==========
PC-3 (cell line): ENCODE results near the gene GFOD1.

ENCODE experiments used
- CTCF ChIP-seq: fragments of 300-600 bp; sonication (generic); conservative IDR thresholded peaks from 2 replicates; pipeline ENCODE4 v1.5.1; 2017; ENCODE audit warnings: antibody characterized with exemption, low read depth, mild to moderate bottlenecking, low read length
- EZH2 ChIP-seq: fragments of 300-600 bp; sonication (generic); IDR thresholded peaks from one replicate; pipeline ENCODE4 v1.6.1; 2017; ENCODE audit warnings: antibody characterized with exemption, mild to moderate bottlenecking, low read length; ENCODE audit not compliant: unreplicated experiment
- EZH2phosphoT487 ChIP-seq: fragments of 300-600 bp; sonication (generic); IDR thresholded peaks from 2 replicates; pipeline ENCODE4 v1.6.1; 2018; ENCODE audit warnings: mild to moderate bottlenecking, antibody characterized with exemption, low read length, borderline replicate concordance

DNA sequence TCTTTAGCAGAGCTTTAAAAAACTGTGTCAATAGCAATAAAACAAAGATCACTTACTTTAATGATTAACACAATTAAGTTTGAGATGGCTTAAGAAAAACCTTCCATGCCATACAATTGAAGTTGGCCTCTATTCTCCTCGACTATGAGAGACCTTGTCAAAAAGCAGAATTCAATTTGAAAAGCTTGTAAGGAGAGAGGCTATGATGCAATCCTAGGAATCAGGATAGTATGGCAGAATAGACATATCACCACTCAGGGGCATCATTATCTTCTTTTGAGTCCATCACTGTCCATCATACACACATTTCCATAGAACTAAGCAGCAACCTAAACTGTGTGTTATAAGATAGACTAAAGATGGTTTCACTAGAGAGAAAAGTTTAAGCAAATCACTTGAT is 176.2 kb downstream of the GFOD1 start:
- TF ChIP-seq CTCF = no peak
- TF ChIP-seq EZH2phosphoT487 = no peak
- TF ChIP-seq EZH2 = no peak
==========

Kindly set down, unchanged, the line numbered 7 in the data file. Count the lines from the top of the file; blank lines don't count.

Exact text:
- TF ChIP-seq CTCF = no peak